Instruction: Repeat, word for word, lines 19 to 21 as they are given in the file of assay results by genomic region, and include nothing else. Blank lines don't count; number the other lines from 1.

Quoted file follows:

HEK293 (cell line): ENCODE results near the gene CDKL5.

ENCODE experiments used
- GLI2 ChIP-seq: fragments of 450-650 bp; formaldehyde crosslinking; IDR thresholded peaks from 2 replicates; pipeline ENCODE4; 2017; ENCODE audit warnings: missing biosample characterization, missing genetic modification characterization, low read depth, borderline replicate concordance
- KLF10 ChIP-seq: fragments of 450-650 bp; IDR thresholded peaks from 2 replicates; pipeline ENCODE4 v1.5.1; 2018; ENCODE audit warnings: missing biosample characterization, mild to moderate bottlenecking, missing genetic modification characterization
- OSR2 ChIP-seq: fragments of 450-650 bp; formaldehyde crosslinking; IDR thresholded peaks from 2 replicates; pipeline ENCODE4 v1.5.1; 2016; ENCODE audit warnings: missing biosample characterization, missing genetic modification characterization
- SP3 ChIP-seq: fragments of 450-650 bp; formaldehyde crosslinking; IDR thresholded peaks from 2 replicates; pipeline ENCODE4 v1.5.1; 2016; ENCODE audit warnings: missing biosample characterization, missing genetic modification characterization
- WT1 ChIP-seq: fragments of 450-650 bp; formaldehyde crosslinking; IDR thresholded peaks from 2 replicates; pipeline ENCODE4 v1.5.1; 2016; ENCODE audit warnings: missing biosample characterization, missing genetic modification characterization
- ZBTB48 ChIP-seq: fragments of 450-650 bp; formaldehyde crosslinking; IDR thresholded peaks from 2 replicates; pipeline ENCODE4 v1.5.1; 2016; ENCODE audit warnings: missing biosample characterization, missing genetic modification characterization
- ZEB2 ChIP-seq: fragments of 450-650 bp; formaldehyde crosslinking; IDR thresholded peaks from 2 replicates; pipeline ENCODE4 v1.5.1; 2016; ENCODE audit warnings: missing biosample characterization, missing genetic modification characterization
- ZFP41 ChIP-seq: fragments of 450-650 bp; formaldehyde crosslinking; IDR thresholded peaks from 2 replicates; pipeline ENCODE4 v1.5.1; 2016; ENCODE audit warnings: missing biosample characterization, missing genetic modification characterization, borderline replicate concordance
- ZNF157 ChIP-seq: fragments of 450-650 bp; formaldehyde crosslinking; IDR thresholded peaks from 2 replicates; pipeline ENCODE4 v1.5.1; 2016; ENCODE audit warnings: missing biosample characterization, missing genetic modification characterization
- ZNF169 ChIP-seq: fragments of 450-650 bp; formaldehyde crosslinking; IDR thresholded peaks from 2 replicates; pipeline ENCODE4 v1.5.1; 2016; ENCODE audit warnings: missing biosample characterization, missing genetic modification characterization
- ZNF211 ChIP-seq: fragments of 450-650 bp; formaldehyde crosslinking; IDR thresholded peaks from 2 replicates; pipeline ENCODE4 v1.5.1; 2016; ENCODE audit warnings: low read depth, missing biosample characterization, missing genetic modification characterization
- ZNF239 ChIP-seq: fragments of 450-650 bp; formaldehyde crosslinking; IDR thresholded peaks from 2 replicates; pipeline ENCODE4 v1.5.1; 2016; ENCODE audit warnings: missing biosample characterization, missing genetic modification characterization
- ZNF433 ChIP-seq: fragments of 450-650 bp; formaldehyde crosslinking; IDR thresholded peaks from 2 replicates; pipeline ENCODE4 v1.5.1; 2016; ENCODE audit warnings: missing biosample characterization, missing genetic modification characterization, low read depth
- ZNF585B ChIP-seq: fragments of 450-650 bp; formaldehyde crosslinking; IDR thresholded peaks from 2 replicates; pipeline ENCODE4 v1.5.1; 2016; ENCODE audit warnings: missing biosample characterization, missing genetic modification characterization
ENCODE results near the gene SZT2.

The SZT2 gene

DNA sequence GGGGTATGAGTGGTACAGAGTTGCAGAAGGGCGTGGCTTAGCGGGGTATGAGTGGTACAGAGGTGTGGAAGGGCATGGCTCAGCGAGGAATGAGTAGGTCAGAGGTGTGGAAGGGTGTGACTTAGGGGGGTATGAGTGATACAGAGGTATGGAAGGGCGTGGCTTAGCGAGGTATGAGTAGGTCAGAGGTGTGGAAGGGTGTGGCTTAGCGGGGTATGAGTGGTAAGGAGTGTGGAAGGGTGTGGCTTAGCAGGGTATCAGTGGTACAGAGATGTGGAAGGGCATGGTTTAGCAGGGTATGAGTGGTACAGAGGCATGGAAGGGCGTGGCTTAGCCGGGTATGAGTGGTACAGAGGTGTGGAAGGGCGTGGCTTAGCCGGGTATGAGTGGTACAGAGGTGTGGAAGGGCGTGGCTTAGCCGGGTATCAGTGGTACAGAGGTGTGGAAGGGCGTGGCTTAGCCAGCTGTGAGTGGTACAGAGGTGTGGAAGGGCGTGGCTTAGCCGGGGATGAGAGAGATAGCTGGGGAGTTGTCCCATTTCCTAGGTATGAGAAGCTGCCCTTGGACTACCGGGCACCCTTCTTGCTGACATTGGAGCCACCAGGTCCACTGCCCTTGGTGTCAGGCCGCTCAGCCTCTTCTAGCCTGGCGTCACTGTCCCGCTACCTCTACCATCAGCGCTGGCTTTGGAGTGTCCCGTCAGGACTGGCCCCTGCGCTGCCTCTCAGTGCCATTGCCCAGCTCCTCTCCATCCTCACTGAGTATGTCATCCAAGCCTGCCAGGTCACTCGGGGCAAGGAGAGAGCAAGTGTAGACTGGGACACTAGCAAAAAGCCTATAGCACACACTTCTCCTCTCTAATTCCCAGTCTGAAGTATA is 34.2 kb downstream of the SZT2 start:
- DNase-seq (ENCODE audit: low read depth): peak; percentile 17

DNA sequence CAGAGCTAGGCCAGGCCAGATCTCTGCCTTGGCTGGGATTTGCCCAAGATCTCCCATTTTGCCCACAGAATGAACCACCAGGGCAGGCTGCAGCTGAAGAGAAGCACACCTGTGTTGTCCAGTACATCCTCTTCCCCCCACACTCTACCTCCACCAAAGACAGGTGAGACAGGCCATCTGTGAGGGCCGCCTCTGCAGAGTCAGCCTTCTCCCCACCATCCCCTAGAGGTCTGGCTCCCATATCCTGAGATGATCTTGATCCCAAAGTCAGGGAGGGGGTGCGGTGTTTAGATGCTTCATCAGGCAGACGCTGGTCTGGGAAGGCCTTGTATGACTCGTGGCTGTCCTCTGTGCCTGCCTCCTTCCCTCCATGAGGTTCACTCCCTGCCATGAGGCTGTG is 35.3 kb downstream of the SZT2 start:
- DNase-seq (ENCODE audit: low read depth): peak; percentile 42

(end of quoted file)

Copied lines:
DNA sequence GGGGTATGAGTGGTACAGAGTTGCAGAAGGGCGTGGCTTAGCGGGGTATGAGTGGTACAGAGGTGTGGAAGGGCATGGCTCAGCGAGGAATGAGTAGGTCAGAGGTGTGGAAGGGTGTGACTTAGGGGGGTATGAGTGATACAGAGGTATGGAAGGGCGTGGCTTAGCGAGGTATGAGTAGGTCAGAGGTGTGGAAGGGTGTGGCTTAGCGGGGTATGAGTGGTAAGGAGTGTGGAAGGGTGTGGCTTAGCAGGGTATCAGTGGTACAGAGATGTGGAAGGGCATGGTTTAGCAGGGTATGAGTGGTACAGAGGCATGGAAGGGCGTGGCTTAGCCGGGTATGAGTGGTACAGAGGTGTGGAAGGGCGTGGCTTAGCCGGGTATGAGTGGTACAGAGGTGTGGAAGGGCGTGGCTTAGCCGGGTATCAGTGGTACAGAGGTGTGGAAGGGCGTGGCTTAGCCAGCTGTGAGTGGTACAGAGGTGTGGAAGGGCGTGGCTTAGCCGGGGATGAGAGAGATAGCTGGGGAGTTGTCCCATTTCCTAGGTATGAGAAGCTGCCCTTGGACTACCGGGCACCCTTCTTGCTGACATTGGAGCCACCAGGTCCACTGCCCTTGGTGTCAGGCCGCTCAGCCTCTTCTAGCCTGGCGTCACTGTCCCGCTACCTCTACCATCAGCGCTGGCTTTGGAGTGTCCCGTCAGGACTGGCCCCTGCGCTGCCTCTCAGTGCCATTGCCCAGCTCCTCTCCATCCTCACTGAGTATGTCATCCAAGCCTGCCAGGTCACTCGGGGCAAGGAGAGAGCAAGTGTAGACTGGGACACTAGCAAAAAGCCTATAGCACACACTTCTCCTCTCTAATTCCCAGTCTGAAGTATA is 34.2 kb downstream of the SZT2 start:
- DNase-seq (ENCODE audit: low read depth): peak; percentile 17

DNA sequence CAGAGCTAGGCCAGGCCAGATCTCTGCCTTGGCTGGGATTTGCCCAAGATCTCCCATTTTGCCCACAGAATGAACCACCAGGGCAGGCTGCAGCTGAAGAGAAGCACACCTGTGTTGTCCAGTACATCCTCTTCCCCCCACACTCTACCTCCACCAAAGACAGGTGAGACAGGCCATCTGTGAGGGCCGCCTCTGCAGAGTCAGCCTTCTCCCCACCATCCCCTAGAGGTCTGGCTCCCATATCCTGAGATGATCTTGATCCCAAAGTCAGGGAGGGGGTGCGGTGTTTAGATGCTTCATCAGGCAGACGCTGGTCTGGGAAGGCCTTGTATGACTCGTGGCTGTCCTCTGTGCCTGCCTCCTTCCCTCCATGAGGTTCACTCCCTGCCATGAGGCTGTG is 35.3 kb downstream of the SZT2 start: